The Apache web server allows for multiple domains to be run on a single server using virtual hosts. There are three types of virtual hosts, IP based (using multiple IP addresses), port based (using multiple port numbers) and name based (using DNS). This tutorial will focus on configuring name based virtual hosts with Apache on CentOS.
If Apache isn't already installed on your server, install it using yum.
yum install httpd
Create directory to store information for virtual host
The first step is to create a directory to install the data for your virtual hosts, this can be anywhere on the server but we will use /var/www/html/.
mkdir /var/www/html/testsite1.com mkdir /var/www/html/testsite2.com
We will change the owner the directories from root to apache, this is a security measure.
chown -R apahce:apache /var/www/html/testsite1.com chown -R apahce:apache /var/www/html/testsite2.com
We will change the permissons on the /var/www directory so that everyone has read and execute permissions.
chmod 775 /var/www
Create a webpage for each virtual host
Create a file called index.html in the directory for each virtual host.
An example of my index.html for testsite1 is below.
<html> <head> <title>www.testsite1.com</title> </head> <body> <h1>This is a test website called testsite1.com</h1> </body> </html>
Do the same for testsite2.
Modify the Apache config file
The config file for Apache is located in /etc/httpd/conf/httpd.conf.
Uncomment the NameVirtualHost directive
Scroll down to the very end of the file, uncomment from to the end and configure the directives for your sites.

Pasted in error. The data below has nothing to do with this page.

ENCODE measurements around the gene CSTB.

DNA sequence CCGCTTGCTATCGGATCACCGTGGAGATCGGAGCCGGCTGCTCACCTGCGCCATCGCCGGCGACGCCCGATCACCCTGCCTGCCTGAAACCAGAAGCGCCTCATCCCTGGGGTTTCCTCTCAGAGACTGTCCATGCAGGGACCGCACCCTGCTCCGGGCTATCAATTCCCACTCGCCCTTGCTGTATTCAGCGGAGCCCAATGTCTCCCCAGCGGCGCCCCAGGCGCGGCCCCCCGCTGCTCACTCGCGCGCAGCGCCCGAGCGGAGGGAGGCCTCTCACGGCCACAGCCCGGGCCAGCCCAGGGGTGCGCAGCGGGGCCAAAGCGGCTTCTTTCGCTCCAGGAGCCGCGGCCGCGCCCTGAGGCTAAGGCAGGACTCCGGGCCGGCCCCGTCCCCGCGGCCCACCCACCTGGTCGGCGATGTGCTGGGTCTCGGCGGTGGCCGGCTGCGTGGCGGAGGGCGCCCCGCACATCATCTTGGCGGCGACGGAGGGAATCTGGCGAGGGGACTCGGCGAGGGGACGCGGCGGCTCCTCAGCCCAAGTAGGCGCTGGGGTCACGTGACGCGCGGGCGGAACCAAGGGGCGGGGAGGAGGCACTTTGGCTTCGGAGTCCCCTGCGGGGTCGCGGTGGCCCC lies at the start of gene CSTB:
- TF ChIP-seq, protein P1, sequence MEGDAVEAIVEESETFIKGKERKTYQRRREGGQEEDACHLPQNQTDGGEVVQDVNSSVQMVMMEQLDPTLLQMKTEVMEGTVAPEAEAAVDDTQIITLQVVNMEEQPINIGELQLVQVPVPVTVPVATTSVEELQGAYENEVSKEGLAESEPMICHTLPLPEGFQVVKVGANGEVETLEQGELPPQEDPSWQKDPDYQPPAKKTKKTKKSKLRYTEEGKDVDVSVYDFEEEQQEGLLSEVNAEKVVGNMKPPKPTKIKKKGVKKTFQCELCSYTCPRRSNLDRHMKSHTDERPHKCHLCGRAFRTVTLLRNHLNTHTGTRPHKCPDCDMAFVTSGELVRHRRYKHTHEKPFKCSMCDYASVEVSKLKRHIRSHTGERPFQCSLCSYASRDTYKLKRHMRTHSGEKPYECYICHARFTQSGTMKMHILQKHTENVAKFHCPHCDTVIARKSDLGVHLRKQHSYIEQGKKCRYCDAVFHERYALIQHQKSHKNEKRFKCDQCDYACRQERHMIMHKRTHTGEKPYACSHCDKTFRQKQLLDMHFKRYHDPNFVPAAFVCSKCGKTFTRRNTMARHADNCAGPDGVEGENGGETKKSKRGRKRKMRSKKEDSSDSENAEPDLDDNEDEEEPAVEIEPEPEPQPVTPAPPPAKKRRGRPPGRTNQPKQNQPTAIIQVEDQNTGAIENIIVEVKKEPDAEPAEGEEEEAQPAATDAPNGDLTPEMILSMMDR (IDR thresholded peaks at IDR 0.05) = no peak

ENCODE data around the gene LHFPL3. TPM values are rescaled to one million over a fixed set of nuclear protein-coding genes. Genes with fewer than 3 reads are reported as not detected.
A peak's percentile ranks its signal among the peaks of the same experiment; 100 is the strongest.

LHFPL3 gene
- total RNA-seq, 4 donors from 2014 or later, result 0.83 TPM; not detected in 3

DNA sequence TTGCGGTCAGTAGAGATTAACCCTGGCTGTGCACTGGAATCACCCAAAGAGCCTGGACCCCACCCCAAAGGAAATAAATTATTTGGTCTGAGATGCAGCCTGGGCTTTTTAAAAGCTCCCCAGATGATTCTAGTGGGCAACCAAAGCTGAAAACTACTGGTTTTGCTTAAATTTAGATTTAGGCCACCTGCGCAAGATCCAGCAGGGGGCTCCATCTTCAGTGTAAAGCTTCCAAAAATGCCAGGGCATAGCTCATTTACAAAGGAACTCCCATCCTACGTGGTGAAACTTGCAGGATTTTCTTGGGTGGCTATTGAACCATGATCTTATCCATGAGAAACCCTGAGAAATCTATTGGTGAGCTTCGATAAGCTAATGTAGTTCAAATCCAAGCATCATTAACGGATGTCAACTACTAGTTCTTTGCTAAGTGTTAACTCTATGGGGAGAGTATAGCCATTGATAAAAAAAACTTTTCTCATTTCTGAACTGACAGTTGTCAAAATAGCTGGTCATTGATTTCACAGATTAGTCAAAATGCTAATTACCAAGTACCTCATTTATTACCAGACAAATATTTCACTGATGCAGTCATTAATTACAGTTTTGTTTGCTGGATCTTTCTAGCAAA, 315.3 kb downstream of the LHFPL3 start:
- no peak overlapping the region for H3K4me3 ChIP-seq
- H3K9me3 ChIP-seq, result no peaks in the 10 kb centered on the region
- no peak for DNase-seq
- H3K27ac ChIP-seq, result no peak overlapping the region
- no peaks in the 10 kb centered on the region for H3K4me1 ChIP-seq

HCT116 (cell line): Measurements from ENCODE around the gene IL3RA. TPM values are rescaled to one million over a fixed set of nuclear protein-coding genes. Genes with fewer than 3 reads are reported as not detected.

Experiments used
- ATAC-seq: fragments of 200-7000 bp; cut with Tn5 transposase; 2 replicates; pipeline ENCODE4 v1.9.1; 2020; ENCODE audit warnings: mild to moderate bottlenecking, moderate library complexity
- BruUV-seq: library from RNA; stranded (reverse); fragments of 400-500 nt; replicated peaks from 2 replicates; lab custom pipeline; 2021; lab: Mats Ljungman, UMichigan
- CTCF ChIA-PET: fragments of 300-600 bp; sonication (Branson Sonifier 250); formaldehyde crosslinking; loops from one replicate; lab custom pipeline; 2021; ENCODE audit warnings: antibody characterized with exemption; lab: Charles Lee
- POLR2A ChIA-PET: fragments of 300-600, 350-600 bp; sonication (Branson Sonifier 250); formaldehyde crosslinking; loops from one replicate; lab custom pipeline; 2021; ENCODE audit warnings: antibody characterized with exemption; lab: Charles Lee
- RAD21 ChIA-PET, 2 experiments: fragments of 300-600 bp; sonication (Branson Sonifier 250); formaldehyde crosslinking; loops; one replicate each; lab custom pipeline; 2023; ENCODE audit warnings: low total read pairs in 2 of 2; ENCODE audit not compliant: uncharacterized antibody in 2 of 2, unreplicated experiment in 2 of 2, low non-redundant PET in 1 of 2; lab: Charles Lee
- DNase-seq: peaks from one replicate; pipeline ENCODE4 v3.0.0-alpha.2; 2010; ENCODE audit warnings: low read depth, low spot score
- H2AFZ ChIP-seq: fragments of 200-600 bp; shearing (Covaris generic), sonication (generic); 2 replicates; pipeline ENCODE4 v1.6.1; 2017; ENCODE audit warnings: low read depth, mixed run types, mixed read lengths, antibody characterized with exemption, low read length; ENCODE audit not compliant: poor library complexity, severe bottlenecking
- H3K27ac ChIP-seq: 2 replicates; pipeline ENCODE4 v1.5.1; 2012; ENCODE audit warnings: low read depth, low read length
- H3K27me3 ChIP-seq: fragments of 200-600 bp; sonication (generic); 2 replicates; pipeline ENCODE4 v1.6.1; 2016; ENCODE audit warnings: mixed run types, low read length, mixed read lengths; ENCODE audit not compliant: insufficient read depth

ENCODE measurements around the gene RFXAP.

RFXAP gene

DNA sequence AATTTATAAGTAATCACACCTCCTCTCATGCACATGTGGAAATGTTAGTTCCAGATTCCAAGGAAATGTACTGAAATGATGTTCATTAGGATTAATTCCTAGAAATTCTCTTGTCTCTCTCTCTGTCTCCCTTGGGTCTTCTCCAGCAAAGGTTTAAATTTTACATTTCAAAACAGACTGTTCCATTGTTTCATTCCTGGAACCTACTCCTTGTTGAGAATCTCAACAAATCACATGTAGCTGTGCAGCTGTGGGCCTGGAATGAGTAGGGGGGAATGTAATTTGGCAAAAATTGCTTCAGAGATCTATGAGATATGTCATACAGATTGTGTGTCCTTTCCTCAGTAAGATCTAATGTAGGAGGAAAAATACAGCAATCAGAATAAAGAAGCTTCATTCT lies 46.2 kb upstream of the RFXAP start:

An example of my configuration is below.
<VirtualHost *:80> ServerAdmin email@example.com DocumentRoot /var/www/html/testsite1.com ServerName testsite1.com ErrorLog logs/testsite1.com-error_log CustomLog logs/testsite1.com-access_log common </VirtualHost> <VirtualHost *:80> ServerAdmin firstname.lastname@example.org DocumentRoot /var/www/html/testsite2.com ServerName testsite2.com ErrorLog logs/testsite2.com-error_log CustomLog logs/testsite2.com-access_log common </VirtualHost>
Save and exit the file
service httpd restart
Test the virtual sites
If you own the domain names for the sites that you have created, just point the host record to the public IP address of your web server. In this example I have used testsite1.com and testsite2.com but I don't own these domain names. We can still test the site by amending local DNS in our test environment to point to the web server for these domains. This is done by editing /etc/hosts
Add in the IP address of your server, then the domain name. Mine is below, but yours may have a different domain name and IP address.
127.0.0.1 testsite1.com 127.0.0.1 testsite2.com
Then browse to the sites, to confirm that they are setup. You can use a web browser for this or a text based tool, I have used ‘curl'.
[root@server1 ~]# curl testsite1.com <html> <head> <title>www.testsite1.com</title> </head> <body> <h1>This is a test website called testsite1.com</h1> </body> </html> root@server1 ~]# curl testsite2.com <html> <head> <title>www.testsite2.com</title> </head> <body> <h1>This is a test website called testsite2.com</h1> </body> </html>